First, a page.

This interview is one of several which was originally done for a printed publication. Due to production problems it never saw the light of day so is being published here along with several others over the coming week or so.

“If you listen to black metal, but you don’t know what phase the moon is in, or what wild flowers are blooming then you have failed.  It is shocking to me that one could be seriously interested in black metal and not be deeply committed to radical ecology. Is black metal supposed to be about concrete high rises, suburbs, television, and an easy modern existence with access to 4-tracks and corpse paint from the local Hot Topic? No! The music is about wild forests, unfettered rivers, nature: furious and vengeful.” This infamous quote from Wolves in the Throne Room’s 2006 interview with Nocturnal Cult has paved the way for the path the Weaver brothers have followed for the last 11 years. Wolves in the Throne Room have carved out their own niche within black metal, focusing attention away from the usual topics of blood sacrifice and devil worship to instead shine a spotlight on environmental destruction and mysticism. Pioneers of Cascadian black metal, many have tried to imitate the majesty that the duo create but none have ever truly captured the sound as Aaron and Nathan can. Despite coining the term ‘Cascadian black metal’, WITTR feel they have no ownership over it and are happy to see other bands picking up the term, even if they aren’t necessarily from that particular geographical location of America. For Aaron, it’s more about how the music makes you feel and less about where you’re from. “It’s just an approach to music. And it’s a matter of just listening to the voices of where you live, where you are, right in this moment and just listening with some respect and some gratitude and have that inform the music”, he muses, “Why has it come out as black metal? Well, because sometimes the Earth is very upset and that seems just to me.”

The ambience that runs alongside the razor sharp riffs and banshee-like vocals is a primary feature of WITTR’s blueprint, however, the duo shocked listeners in 2014 when they released ‘Celestite’ – an album flayed down to only the synths and ambient passages of their music. For the last three years fans have waited anxiously to see if this change in direction was permanent, and curiosity has now been sated with ‘Thrice Woven’ leading the way for the Wolves’ triumphant return to their black metal roots. “Celestite was never meant to be a permanent direction for WITTR”, reveals Nathan (Weaver, guitar), “Randall (Dunn, synthesisers) and Aaron (Weaver, drums) had just tripped out so hard smoking weed and layering all those 70s analog synths on ‘Celestial Lineage’, it seemed like there were just too many ideas floating around to not dive into that project. The record is a companion to ‘Celestial Lineage’.  It’s an ambient shadow version of the black metal record.” Aaron is keen to add that ‘Celestite’ was just laying the foundations for the creation of Thrice Woven – black metal will always be where Wolves in the Throne Room music is firmly entrenched. “’Celestite’ was just sharpening our steel, so we could really dig into this new home studio and make ‘Thrice Woven.’”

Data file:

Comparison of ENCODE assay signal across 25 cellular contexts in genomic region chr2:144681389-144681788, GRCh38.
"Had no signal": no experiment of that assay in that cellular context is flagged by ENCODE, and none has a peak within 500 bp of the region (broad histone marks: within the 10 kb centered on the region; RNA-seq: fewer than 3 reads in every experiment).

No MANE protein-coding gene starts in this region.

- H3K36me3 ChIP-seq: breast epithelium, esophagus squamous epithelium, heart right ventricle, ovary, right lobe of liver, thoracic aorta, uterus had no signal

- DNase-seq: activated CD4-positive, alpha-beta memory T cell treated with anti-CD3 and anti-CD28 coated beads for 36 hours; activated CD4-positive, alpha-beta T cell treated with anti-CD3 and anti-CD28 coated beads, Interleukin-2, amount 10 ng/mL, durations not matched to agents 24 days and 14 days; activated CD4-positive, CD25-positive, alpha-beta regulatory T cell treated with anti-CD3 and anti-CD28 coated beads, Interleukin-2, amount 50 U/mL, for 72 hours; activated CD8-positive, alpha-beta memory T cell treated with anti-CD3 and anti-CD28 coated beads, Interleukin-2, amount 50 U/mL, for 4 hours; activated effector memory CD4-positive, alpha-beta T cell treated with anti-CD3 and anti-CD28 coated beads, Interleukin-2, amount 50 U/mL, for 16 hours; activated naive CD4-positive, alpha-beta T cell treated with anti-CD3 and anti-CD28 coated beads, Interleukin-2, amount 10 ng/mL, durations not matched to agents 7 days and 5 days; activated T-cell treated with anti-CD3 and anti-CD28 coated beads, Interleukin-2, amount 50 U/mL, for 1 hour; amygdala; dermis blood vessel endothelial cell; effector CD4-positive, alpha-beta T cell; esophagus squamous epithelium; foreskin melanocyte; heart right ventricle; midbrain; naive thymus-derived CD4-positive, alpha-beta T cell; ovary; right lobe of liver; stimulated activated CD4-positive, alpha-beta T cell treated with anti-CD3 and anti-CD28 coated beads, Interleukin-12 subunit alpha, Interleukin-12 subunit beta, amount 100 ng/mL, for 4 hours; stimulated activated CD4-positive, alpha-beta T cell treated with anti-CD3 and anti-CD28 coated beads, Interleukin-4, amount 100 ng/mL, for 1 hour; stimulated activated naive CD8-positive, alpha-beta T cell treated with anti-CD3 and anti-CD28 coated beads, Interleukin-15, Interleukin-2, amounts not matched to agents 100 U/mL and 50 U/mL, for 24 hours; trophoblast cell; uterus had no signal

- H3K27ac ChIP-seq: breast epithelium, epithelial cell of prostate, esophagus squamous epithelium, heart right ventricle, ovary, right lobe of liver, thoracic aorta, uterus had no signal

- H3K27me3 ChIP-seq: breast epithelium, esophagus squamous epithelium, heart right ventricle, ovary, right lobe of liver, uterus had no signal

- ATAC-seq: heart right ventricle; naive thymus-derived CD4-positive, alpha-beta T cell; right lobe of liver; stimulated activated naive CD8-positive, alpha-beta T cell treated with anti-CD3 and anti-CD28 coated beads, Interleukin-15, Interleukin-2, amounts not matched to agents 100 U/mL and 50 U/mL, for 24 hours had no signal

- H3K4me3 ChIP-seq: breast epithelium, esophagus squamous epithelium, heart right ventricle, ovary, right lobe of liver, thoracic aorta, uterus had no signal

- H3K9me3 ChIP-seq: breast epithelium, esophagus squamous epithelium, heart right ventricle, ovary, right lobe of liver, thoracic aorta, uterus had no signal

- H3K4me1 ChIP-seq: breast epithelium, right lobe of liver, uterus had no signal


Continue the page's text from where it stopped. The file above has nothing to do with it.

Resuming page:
Having taken a three year break between records and the predecessor to ‘Thrice Woven’ being so different, Nathan was apprehensive as to how fans would react to the new material. However, the positive response has been almost overwhelming for the band and has quickly put to rest any fears they might have had about it being poorly received. “I’m stoked.  We just got back from a full US tour in support of the album and we were a little nervous to include so many new songs in the live set”, Nathan admits, “Personally, when I go see a band I really want to hear the old songs. But the reactions to the new stuff were strong with the audiences. I saw more windmilling and brutal headbanging to the new stuff than I did during much of the older material!  The outpouring of positive reactions to ‘Thrice Woven’ has been very touching and gratifying.”